regulation.
  • Airworthiness Directives (ADs)
  • The airworthiness directives are very important
    regulations issued by the FAA to correct an
    unsafe condition that exists in an
  • aircraft
  • aircraft engine
  • propeller,
  • aircraft appliance

42
43
4.0 Documentation For Maintenance
  • Aircraft owners or operators are required to
    maintain aircraft in compliance with all ADs.
  • Typically an AD will include
  • a description of the unsafe condition
  • the item to which the AD applies
  • the corrective action required
  • date of compliance
  • where to get additional information
  • information on alternative methods of compliance
    (if applicable)

43
44
Effective, November 12, 2002 Airworthiness
Directives Boeing Model 737 Series Airplanes
Applicability All Model 737 series airplanes
certificated in any category. To prevent an
uncommanded rudder hardover event and consequent
loss of control of the airplane due to inherent
failure modes, including single-jam modes, and
certain latent failure or jams combined with a
second failure or jam accomplish the following
.
44
45
4.0 Documentation For Maintenance
  • Airline Generated Documentation
  • Operations Specification (Ops Spec)
  • Written by the airline in accordance with strict
    FAA requirements.
  • The Ops Spec is required for each aircraft type
    flown by the airline.
  • It details the airlines maintenance,
    inspection, and operations programs.

45
46
4.0 Documentation For Maintenance
  • Technical Policies and Procedures Manual (TPPM)
  • The airlines Maintenance Engineering (ME)
    operations manual.
  • Defines exactly how all ME functions and
    activities will be carried out.
  • A detailed document may be several volumes.
  • Personnel in ME must be trained on the TPPM.

46
47
4.0 Documentation For Maintenance
  • Inspection Manual (IM)
  • Usually a chapter in the TPPM.
  • Contents relate to -
  • mechanic inspection tasks
  • QC inspector tasks
  • special inspections (hard landings, bird strikes,
    etc.)
  • airlines required inspection item (RII) program
  • paperwork and forms to carry out these functions

47
48
4.0 Documentation For Maintenance
  • Quality Assurance Manual (QAM)
  • This could be either
  • a special manual for QA auditors only, or
  • a separate chapter in the TPPM.
  • Defines procedures used in the annual QA audits
    conducted on the ME units, suppliers and
    outside contractors.
  • Includes formats for forms and reports to be
    used in the QA procedures.

48
49
4.0 Documentation For Maintenance
  • Minimum Equipment List (MEL)
  • The aircraft manufacturer produces the Master
    Minimum Equipment List (MMEL).
  • This includes all aircraft configurations
    available for a particular model of aircraft
    (e.g. Boeing 747-100, 747-200, etc.).
  • For some models of aircraft, customers can
    choose
  • engines from three different manufacturers
  • various auxiliary systems as buyer options
  • .. much of this is not applicable to some
    operators.
  • The airline operator is therefore required to
    customize the MMEL for their aircraft engine /
    airframe configurations.
  • The customized MMEL becomes the MEL.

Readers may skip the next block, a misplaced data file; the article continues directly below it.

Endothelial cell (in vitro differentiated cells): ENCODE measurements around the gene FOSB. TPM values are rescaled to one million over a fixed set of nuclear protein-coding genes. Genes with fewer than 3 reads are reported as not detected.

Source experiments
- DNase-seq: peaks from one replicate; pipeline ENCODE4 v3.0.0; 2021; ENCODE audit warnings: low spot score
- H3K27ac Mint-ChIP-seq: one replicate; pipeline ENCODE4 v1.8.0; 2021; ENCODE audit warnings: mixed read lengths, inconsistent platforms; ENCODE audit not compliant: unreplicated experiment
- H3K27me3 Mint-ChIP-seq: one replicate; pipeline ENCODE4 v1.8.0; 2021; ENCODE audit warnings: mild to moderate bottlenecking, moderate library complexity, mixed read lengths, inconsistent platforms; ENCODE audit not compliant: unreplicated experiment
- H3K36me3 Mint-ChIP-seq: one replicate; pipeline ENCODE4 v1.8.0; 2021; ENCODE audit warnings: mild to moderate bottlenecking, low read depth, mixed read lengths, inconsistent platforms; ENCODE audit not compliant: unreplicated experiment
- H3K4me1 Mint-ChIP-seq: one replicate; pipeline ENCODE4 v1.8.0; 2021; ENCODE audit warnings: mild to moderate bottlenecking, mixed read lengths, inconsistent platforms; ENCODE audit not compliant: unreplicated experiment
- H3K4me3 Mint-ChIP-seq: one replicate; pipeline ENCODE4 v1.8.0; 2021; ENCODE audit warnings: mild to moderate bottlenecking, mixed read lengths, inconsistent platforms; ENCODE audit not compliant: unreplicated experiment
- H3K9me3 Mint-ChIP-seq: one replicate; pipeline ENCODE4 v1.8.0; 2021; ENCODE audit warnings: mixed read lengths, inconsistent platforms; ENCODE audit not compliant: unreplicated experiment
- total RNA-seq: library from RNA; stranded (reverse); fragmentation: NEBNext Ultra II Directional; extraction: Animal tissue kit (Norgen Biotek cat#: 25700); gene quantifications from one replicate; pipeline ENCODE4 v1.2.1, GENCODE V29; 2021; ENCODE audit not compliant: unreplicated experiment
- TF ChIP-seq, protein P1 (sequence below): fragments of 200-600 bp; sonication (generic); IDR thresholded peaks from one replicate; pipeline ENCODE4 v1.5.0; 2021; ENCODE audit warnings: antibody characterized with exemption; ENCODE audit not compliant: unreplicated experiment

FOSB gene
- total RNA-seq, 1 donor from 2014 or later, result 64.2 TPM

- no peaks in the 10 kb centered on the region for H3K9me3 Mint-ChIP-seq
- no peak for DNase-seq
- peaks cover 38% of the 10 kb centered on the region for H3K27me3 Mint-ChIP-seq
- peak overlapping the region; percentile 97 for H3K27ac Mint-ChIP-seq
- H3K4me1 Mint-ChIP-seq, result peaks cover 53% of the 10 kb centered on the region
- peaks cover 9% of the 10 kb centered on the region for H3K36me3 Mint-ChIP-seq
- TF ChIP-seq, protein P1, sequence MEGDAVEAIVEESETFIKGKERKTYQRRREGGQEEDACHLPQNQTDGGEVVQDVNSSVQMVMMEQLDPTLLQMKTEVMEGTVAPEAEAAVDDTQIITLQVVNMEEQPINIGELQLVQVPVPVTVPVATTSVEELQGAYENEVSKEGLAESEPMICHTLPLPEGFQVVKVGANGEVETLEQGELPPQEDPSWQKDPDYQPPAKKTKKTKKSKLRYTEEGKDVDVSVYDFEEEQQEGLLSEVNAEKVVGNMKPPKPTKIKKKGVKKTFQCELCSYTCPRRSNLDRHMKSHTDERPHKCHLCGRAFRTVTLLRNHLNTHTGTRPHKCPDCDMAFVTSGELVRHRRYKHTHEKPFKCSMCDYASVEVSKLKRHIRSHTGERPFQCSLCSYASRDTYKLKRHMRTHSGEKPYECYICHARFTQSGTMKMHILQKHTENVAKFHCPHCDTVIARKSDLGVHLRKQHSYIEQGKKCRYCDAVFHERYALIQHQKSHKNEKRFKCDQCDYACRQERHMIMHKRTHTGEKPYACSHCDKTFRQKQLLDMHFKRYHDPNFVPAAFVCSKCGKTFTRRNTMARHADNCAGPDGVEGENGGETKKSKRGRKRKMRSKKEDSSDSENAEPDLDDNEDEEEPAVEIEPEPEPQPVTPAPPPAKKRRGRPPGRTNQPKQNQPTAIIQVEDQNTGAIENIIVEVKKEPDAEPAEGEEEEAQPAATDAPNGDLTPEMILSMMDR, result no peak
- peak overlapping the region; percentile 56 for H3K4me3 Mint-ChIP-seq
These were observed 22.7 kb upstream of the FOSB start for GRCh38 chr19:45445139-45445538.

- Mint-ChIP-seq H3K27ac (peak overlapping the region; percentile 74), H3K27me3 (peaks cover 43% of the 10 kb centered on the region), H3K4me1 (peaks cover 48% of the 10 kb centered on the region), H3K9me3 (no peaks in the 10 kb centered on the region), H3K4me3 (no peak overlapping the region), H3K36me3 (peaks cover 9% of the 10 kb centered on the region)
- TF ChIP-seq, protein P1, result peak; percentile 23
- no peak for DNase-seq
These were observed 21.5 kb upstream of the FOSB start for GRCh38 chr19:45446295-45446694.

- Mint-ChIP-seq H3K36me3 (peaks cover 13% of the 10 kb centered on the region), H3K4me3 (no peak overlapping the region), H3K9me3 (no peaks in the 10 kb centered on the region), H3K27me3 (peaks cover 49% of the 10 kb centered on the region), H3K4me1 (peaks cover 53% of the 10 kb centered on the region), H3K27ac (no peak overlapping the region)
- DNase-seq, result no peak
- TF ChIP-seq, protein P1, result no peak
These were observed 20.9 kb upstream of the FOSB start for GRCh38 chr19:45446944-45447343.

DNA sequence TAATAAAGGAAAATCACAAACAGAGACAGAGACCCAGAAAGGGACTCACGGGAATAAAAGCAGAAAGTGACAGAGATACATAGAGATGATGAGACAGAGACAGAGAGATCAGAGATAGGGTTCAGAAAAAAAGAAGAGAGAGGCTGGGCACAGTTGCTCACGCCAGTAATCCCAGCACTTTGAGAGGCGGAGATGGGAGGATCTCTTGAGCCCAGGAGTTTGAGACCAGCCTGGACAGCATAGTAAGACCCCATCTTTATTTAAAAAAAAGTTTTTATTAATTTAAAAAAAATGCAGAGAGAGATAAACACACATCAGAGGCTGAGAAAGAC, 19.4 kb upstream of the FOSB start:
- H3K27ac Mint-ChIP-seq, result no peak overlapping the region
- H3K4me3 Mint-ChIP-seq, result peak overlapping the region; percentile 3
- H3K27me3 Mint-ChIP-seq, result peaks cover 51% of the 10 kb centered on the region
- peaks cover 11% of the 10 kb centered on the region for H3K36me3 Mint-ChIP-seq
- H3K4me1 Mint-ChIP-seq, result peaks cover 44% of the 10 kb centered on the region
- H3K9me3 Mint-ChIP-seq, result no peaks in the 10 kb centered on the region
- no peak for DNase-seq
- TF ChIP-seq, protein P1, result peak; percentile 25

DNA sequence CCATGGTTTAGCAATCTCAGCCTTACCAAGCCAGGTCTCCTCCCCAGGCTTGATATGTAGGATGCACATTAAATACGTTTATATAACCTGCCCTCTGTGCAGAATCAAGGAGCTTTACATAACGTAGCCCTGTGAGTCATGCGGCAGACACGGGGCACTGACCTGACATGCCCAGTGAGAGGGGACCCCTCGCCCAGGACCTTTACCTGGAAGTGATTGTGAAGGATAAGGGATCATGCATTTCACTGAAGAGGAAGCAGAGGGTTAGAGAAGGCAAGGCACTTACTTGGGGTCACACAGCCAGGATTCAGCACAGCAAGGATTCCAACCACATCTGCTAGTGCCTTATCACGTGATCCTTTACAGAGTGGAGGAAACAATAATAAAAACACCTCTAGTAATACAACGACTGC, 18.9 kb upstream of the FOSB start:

• Copies of this MEL must be carried in each
    aircraft for flight crew reference.

49
50
4.0 Documentation For Maintenance
  • Task Cards
  • Certain tasks defined in the AMM for -
    removal/installation, testing, servicing and
    similar maintenance - are reproduced on separate
    cards or sheets so that the mechanic can perform
    a particular maintenance task without having to
    carry the entire maintenance manual around with
    them.
  • These tasks may call for the mechanic to open
    panels, set certain circuit breakers in or
    out, turn other equipment on or off, etc.,
    before they can do the maintenance task, and
    then they must reverse these steps when they
    have completed the maintenance task.
  • However, much of the work done during an
    aircraft check involves a combination of several
    tasks applied in the same area of the aircraft.
  • To avoid repeating the same tasks and
    unnecessary opening and closing of the same
    panels, most airlines write their own task cards
    to combine these maintenance activities.

50
51
What you need to know for the exam !
  • Can you identify the four main types of
    regulatory documentation issued by the FAA in
    the United States ?
  • Explain, briefly, the purpose of the following
    Federal Aviation Regulations (FARs), Advisor
    Circulars, Airworthiness Directives and Notices
    Of Proposed Rule Making (NPRMs).
  • Provide a brief description of the different
    types of documentation generated by airlines.
  • What are the five objectives of an aviation
    maintenance programme ?
  • Explain, briefly, the nature of the different
    areas relating to aviation maintenance which
    contribute to the five objectives of an aviation
    maintenance programme.

52
393SYS Airport Engineering Practice Lecture
5Engineering Production
52
53
6.0 Engineering
  • Engineering Department Functions
  • Each model of aircraft has an initial
    maintenance program developed by an Industry
    Working Group.
  • The initial maintenance program is a generalized
    program and must be tailored to the individual
    airline operators requirements from the very
    beginning.
  • The manufacturer produces the FAA approved MRB